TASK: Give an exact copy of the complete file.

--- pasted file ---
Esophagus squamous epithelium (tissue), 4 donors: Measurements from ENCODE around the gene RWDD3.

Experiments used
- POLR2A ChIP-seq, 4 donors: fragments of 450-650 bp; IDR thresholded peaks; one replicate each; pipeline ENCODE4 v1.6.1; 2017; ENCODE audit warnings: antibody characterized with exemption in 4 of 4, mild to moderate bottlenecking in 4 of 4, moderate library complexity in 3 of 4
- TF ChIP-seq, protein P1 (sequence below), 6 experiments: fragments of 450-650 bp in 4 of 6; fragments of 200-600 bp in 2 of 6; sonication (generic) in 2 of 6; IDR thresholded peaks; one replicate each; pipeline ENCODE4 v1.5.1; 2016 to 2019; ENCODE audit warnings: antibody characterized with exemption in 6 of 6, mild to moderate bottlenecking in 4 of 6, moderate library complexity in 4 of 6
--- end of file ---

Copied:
Esophagus squamous epithelium (tissue), 4 donors: Measurements from ENCODE around the gene RWDD3.

Experiments used
- POLR2A ChIP-seq, 4 donors: fragments of 450-650 bp; IDR thresholded peaks; one replicate each; pipeline ENCODE4 v1.6.1; 2017; ENCODE audit warnings: antibody characterized with exemption in 4 of 4, mild to moderate bottlenecking in 4 of 4, moderate library complexity in 3 of 4
- TF ChIP-seq, protein P1 (sequence below), 6 experiments: fragments of 450-650 bp in 4 of 6; fragments of 200-600 bp in 2 of 6; sonication (generic) in 2 of 6; IDR thresholded peaks; one replicate each; pipeline ENCODE4 v1.5.1; 2016 to 2019; ENCODE audit warnings: antibody characterized with exemption in 6 of 6, mild to moderate bottlenecking in 4 of 6, moderate library complexity in 4 of 6